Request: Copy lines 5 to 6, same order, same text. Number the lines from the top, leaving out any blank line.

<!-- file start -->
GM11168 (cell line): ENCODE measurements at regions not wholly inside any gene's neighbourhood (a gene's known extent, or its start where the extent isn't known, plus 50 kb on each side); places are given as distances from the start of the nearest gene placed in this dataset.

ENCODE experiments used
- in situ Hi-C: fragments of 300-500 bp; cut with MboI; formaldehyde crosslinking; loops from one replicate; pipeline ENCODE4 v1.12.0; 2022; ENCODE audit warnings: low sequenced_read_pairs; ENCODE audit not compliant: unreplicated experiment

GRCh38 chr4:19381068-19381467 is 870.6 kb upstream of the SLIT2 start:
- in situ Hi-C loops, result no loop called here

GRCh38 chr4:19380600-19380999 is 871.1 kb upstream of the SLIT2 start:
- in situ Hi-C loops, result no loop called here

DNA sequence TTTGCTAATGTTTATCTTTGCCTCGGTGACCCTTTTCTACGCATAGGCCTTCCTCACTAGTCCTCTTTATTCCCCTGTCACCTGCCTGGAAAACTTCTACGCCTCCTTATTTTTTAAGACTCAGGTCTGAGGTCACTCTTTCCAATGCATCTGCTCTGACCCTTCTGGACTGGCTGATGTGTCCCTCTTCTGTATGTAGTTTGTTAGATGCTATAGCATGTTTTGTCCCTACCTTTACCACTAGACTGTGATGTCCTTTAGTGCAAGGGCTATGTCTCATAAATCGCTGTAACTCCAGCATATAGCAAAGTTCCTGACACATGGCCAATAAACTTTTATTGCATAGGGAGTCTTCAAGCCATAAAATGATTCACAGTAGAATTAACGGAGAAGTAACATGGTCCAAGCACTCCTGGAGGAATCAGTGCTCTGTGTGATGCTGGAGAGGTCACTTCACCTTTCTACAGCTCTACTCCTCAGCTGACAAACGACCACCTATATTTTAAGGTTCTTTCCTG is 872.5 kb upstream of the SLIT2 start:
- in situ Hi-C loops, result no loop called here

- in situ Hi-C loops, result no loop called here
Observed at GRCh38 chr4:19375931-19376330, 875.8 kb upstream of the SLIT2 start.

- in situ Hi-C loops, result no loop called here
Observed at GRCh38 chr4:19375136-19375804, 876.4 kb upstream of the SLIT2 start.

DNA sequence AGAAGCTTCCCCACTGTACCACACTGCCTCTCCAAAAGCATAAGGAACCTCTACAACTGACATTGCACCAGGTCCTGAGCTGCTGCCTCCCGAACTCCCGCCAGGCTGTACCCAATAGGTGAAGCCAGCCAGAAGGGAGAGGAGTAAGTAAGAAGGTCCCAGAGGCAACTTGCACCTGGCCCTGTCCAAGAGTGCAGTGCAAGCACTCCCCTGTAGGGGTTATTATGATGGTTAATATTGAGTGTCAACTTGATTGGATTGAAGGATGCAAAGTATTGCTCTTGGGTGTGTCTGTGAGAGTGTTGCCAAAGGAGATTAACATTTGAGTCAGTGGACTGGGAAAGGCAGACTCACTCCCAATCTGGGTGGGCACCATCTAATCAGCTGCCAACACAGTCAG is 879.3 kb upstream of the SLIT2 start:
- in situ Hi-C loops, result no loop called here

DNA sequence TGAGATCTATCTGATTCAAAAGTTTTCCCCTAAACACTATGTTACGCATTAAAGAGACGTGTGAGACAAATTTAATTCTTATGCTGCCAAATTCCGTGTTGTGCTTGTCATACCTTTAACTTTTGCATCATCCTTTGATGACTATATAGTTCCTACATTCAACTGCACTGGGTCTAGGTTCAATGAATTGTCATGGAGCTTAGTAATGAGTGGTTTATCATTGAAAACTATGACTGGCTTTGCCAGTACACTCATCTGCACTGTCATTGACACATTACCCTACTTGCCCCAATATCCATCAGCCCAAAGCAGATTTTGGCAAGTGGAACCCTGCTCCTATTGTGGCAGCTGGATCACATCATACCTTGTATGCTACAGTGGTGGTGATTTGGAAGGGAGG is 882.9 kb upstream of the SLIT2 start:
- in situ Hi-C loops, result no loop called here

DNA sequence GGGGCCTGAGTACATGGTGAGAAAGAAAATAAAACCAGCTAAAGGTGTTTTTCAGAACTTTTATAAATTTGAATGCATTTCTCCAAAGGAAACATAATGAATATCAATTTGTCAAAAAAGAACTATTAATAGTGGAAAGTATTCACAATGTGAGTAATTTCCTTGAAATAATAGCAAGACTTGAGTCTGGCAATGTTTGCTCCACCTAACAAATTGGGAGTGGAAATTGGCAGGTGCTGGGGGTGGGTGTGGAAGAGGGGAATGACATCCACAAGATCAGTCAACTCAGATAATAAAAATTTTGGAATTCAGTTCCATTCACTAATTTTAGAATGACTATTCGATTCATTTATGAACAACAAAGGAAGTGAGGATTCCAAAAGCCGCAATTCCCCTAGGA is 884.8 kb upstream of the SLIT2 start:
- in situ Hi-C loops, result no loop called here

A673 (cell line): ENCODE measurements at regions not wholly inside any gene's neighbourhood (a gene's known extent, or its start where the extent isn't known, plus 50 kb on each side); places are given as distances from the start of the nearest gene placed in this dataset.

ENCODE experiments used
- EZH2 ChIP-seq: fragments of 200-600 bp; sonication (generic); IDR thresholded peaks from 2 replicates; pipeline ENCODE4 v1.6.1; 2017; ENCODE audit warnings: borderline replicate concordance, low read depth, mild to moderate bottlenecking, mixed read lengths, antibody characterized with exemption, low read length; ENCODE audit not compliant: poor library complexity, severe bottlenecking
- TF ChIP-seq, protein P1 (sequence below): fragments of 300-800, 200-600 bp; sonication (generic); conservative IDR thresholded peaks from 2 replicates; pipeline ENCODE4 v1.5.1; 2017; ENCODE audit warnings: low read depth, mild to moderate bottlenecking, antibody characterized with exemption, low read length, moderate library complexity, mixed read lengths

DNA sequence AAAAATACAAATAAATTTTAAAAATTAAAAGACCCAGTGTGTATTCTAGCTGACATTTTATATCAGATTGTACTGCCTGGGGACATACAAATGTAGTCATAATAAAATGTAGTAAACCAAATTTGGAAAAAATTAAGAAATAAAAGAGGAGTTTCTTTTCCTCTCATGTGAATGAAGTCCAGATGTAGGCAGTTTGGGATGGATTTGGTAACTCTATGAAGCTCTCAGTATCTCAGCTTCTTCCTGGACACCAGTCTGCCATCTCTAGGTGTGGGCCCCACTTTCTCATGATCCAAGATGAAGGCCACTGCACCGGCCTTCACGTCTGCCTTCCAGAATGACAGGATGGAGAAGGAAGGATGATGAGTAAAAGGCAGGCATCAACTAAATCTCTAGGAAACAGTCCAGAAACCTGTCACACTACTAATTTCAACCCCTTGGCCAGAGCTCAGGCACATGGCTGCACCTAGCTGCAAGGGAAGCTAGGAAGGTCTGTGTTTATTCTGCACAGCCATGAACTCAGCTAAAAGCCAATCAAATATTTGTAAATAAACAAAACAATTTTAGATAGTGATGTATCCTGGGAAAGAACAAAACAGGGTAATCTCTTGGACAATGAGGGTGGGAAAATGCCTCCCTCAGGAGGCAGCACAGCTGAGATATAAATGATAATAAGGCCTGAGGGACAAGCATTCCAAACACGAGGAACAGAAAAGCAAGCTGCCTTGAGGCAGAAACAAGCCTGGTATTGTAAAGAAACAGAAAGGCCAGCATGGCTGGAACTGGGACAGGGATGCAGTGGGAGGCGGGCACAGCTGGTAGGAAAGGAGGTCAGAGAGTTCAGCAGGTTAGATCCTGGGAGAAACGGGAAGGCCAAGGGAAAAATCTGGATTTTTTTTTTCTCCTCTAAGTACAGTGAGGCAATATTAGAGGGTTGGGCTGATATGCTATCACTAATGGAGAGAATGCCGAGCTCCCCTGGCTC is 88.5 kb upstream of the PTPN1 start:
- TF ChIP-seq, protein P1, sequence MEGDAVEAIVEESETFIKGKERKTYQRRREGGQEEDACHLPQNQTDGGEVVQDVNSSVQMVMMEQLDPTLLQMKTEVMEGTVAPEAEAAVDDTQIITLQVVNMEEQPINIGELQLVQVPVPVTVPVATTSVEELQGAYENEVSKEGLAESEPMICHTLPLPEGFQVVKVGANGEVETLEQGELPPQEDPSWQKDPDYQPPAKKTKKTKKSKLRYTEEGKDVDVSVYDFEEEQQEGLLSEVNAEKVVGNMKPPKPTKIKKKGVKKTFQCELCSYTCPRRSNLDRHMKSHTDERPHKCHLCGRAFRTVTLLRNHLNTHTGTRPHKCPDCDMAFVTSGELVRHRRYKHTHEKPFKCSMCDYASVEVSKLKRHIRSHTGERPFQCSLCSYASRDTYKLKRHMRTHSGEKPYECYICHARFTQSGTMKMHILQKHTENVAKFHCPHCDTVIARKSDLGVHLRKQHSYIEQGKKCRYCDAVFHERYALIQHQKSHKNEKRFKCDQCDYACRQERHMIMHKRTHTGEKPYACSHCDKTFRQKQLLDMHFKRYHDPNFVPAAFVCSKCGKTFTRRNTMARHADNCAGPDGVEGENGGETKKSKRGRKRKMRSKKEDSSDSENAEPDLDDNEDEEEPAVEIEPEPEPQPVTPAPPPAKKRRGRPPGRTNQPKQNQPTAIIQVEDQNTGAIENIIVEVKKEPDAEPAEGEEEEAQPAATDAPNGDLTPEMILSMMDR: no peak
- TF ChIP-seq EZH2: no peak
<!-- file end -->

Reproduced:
- in situ Hi-C loops, result no loop called here

GRCh38 chr4:19380600-19380999 is 871.1 kb upstream of the SLIT2 start: